The Dunes Golf & Beach Club has its own lengthy history of hosting professional championships.

June’s major championship this year, the U.S. Open, visits Winged Foot Golf Club in New York, a course with a real history of tradition and excellence that has translated to hosting numerous marquee championships. It wasn’t long after the first foursome teed it up in 1923 that the club hosted its first major, the 1929 U.S. Open, won by Bobby Jones in a 36-hole playoff. Four other U.S. Opens have been contested at the club’s West Course, along with two U.S. Amateurs (sharing the East Course for qualifying), one PGA Championship and one Walker Cup. Indeed, Winged Foot is the ultimate test of strategic golf, and long enough to have humbled virtually every golfer to have stepped foot on it.

A similar lengthy history of tradition and excellence exists at The Dunes Golf & Beach Club, considered by many to be the best golf course in all of Myrtle Beach and one of the top resort courses in America. The Robert Trent Jones design ranked 34th in Golfweek’s 2019 national list of resort courses and is continually praised for providing a truly special experience. No. 13 is the club’s signature hole, and has received recognition as one of the best golf holes in the country. A stunning par 5, it is nicknamed “Waterloo” for the lake that comes into play. Few courses in existence utilize natural terrain the way The Dunes Club does, and the result is so magnificent that the course has played host to numerous professional events, including six Senior PGA Tour Championships, one U.S. Women’s Open and the finals of the PGA TOUR’S Q-School.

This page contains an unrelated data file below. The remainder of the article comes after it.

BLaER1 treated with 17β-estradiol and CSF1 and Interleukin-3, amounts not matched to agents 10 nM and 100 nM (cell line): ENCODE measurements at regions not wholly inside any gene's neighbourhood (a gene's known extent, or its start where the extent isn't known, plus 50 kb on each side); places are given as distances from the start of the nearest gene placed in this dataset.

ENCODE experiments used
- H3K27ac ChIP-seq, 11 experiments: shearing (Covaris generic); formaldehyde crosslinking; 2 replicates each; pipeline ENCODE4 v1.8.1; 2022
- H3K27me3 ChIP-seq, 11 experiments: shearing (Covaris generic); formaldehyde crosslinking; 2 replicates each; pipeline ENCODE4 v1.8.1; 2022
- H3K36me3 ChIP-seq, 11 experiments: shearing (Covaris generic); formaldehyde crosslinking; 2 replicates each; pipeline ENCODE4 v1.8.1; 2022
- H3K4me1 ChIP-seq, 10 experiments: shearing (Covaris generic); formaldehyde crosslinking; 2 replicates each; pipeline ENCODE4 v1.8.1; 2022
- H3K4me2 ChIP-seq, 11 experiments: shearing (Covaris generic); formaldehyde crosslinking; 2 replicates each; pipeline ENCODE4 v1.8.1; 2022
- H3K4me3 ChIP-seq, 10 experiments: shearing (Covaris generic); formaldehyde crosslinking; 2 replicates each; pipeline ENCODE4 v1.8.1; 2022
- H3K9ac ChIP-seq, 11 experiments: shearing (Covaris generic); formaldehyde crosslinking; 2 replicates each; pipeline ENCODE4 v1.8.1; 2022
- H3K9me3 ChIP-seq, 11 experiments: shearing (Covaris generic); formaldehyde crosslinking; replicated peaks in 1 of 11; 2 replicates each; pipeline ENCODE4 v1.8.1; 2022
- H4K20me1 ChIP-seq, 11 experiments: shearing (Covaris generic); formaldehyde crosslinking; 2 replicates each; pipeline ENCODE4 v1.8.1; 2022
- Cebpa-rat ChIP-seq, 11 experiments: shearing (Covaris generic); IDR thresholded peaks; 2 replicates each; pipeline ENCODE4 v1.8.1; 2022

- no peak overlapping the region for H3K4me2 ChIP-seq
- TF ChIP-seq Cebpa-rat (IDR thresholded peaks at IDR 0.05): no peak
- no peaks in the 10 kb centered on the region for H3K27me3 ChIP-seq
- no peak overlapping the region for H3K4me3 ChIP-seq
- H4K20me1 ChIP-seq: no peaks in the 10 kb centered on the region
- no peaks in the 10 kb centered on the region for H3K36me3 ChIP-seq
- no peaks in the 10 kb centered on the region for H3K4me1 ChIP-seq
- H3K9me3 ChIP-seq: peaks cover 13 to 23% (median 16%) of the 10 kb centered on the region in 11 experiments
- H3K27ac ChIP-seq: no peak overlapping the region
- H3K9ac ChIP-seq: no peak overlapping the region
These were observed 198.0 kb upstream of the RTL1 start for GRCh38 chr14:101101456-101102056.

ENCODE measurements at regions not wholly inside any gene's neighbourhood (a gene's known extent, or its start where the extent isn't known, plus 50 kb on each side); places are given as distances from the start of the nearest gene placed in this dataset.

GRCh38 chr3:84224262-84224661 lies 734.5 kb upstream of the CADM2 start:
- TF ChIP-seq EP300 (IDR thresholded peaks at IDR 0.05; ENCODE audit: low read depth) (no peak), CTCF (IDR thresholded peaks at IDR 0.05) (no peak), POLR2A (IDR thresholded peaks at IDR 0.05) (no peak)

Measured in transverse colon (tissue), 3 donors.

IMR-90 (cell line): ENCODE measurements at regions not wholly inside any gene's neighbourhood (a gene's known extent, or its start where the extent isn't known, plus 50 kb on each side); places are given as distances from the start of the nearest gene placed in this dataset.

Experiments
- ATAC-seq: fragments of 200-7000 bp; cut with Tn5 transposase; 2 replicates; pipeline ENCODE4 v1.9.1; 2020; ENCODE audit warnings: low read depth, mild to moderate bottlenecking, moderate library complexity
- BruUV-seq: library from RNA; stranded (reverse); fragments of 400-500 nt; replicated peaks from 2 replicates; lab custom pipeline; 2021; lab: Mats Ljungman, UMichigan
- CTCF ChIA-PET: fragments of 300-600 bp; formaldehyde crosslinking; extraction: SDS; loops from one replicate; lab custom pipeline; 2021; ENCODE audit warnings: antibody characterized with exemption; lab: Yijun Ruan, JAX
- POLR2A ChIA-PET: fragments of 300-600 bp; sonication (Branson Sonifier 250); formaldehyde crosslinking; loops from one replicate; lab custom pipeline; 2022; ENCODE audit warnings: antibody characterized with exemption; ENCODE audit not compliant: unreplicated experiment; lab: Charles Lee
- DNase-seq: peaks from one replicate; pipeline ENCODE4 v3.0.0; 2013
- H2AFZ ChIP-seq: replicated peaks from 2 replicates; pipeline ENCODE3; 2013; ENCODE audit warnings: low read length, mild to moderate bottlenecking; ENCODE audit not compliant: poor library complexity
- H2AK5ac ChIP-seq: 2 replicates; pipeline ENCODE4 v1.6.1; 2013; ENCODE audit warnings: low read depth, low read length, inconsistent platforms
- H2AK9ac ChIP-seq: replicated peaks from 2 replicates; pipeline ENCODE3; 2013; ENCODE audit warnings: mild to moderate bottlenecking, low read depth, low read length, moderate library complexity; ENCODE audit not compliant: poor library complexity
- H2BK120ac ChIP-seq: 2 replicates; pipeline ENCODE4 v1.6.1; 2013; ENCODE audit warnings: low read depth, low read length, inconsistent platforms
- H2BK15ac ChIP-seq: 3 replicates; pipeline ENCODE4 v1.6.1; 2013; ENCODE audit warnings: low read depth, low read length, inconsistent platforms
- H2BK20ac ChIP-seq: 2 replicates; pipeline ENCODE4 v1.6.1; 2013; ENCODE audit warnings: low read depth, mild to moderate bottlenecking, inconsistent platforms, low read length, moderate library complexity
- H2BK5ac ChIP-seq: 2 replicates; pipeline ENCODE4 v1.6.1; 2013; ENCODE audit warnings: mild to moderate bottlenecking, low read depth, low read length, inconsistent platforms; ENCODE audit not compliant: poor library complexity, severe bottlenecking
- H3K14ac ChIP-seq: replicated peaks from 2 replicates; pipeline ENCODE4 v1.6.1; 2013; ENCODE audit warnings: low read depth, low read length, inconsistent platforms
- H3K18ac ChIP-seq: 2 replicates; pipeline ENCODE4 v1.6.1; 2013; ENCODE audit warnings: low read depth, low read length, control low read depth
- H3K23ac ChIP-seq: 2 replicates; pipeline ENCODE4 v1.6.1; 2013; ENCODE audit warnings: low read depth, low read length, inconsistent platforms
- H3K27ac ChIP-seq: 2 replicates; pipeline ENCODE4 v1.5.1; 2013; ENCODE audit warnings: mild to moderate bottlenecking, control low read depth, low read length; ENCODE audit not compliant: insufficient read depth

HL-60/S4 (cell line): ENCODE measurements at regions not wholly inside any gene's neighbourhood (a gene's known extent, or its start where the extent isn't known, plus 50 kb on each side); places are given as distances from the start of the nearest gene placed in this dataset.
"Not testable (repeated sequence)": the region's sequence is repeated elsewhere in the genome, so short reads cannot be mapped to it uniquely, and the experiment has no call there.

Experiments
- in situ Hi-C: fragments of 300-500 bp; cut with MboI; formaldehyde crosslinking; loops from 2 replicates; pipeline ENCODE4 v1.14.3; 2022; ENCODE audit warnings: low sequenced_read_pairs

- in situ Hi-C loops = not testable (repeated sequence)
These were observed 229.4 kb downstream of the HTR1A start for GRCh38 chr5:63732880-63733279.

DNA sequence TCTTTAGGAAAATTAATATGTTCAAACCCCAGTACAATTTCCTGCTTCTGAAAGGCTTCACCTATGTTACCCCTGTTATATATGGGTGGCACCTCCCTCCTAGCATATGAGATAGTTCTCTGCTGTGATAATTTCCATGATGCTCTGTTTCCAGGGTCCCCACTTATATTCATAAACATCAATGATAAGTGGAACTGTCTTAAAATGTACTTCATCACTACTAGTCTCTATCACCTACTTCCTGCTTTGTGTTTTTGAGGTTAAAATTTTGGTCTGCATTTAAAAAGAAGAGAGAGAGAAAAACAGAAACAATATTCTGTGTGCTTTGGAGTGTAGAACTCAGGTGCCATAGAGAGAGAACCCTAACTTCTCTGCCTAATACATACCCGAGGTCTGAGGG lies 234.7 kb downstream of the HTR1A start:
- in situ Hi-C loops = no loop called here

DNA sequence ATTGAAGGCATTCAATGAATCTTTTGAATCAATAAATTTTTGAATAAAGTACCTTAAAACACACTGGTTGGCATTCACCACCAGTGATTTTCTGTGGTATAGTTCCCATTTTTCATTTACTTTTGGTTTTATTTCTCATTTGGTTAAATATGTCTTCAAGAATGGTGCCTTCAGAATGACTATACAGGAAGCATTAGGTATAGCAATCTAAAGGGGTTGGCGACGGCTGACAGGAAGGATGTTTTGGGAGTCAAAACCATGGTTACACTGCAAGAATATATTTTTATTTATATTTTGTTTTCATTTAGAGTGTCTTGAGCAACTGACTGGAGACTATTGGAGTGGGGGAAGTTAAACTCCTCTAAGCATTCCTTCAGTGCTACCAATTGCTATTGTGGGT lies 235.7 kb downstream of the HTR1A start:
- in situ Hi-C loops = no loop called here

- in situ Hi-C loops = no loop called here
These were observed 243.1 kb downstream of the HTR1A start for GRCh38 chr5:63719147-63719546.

Legends-Heathland brings its own European links-style flair to the Grand Strand golf scene

This year’s final major is The Open Championship at Royal St. George’s in England, one of the iconic “big dogs on the block” when it comes to European links-style golf. The club was founded in 1887 in a setting of wild duneland. Many holes feature blind or partially blind shots and, in addition, the course possesses the deepest bunker in championship golf, located on its fourth hole. Expect to see the best players in the world struggle simply to get their balls out when they find this bunker during the tournament.

One course in the heart of Myrtle Beach that honors such links design is the Heathland Course at Legends Golf Resort. Heathland was built with fun and playability in mind. Wide-open fairways from almost every tee present generous driving opportunities, and though bunkers are placed throughout the course, there are fewer water hazards than at other facilities in Myrtle Beach, so long as players avoid the stream that meanders its way through the back nine. This lack of water, along with there being very few trees, allows for immense, unobstructed visuals overlooking several holes simultaneously, and, as you’d imagine at a links-style course, Heathland’s greens complexes are some of the largest in the area and feature significant undulations.